Learning About Pearl Harbor

Sharing a story of Pearl Harbor

Posted by Michelle Graves on December 7th, 2016

Presentation teaches students about events of attack


Sid Waterman shared his uncle Russell McCurdy’s experience aboard the USS Arizona during the attack on Pearl Harbor on 
Dec. 7, 1941, with students at Onekama Middle School on Wednesday. — At 7:30 a.m. on Dec. 7, 1941, U.S. Marine Russell McCurdy’s watch ended, and as he was changing out of his uniform he heard a few loud thumps.

ONEKAMA — At 7:30 a.m. on Dec. 7, 1941, U.S. Marine Russell McCurdy’s watch ended, and as he was changing out of his uniform he heard a few loud thumps.

McCurdy was aboard the USS Arizona in Pearl Harbor when the Japanese attacked.

Russell McCurdy, an Onekama High School graduate, was a Marine aboard the USS Arizona when the Japanese attacked Pearl Harbor on Dec. 7, 1941. (Michelle Graves/News Advocate)

 Russell McCurdy, an Onekama High School  graduate, was a Marine aboard the USS  Arizona when the Japanese attacked Pearl  Harbor on Dec. 7, 1941. (Michelle  Graves/News Advocate)

“He said it sounded like someone had dropped something on the main deck, large thumps,” said his nephew Sid Waterman. “What it was, was torpedoes hitting one of the other battleships, Tennessee or the Oklahoma.”

McCurdy climbed up into one of the battleship’s masts and was among eight others in that crow’s nest who survived the attack.

Waterman gave a presentation to 144 students at Onekama Middle School on Wednesday, the 75th anniversary of the attack on Pearl Harbor. He told the students about his uncle’s experience aboard the Arizona.

On Dec. 12, 1941, McCurdy’s mother received a telegram saying “he was missing in action from the bombing of Pearl Harbor. She was told that he was probably deceased,” said Waterman.

However, although McCurdy wasn’t a good swimmer, once he got off the Arizona and back on shore, he went looking for someone to communicate with.

“He got cleaned up, back then they didn’t have dog tags, and they didn’t know who he was,” said Waterman. “He went to check in with the master of arms, and they didn’t want to check him in because they didn’t know who he was. He couldn’t prove who he was.”

Russell McCurdy was stationed in the crow's nest on the USS Arizona when the Japanese attacked Pearl Harbor on Dec. 7, 1941. He was one of only 15 Marines aboard the Arizona to survive. (Courtesy photo)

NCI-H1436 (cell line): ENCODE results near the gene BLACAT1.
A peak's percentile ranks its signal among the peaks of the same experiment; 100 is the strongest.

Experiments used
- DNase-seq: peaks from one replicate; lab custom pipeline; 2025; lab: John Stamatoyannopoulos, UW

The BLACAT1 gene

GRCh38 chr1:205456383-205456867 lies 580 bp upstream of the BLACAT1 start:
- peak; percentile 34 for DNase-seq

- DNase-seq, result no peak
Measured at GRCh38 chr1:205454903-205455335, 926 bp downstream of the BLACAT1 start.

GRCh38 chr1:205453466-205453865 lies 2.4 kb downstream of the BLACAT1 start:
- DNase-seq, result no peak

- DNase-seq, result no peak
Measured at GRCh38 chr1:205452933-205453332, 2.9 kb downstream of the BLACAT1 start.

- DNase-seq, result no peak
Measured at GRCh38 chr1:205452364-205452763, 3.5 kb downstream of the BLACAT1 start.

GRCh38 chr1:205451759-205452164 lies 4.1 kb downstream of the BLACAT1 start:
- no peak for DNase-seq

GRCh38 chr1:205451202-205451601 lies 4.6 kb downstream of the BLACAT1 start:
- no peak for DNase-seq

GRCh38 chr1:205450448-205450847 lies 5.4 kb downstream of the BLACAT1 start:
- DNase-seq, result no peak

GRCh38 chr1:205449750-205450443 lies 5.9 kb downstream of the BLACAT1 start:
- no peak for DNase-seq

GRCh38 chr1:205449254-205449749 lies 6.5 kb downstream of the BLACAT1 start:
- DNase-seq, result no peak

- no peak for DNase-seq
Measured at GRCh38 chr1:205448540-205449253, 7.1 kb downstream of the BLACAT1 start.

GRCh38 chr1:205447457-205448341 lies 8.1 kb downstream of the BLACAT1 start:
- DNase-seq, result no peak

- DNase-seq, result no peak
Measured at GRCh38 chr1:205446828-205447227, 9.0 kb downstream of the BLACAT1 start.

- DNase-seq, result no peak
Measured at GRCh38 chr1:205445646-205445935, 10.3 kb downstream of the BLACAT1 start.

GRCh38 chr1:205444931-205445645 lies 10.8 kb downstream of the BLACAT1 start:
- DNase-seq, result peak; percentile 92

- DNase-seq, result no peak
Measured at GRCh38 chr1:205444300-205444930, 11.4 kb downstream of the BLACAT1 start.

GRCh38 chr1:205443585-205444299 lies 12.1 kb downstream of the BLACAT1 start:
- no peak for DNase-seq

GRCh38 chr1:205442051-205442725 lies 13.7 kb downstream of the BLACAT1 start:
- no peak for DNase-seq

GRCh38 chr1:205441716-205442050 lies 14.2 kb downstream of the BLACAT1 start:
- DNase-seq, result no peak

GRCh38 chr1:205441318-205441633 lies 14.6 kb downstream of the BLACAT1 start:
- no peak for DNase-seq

Russell McCurdy was stationed in the crow’s nest on the USS Arizona when the Japanese attacked Pearl Harbor on Dec. 7, 1941. He was one of only 15 Marines aboard the Arizona to survive. (Courtesy photo)

McCurdy was finally identified by another Marine from another ship who recognized him.

The Onekama High School graduate, class of 1936, went on to serve in Iwo Jima and Okinawa. His last assignment was getting Japanese out of China, said Waterman.

While McCurdy’s nephew went on to join the Navy, Waterman did follow his uncle’s footsteps, having been stationed in Pearl Harbor for a time.

Students were very impressed by the presentation and learned a great deal.

“I thought the presentation put on by Mr. Waterman was amazing. I really learned a lot from it,” said Maegan Hrachovina. “I walked into the cafeteria not really knowing anything about the day, or why it was such a big deal, and when I left I had a good understanding of everything that had happened, and why it was so important.”

She thanked Waterman for teaching them the importance of the attack on Pearl Harbor.

“I think it’s really important that we learn about this date, not only because it was a sad day, and many, many lives were lost, but we should also keep it in our minds that it could happen again,” Hrachovina said.

Madisen Clouse didn’t know much about the event before the presentation.

“It was very surprising to find out how many people were wounded or killed in Pearl Harbor,” she said. “I think that it is very important to learn about this because it was a big attack in history, it was something that affected our country emotionally and physically.”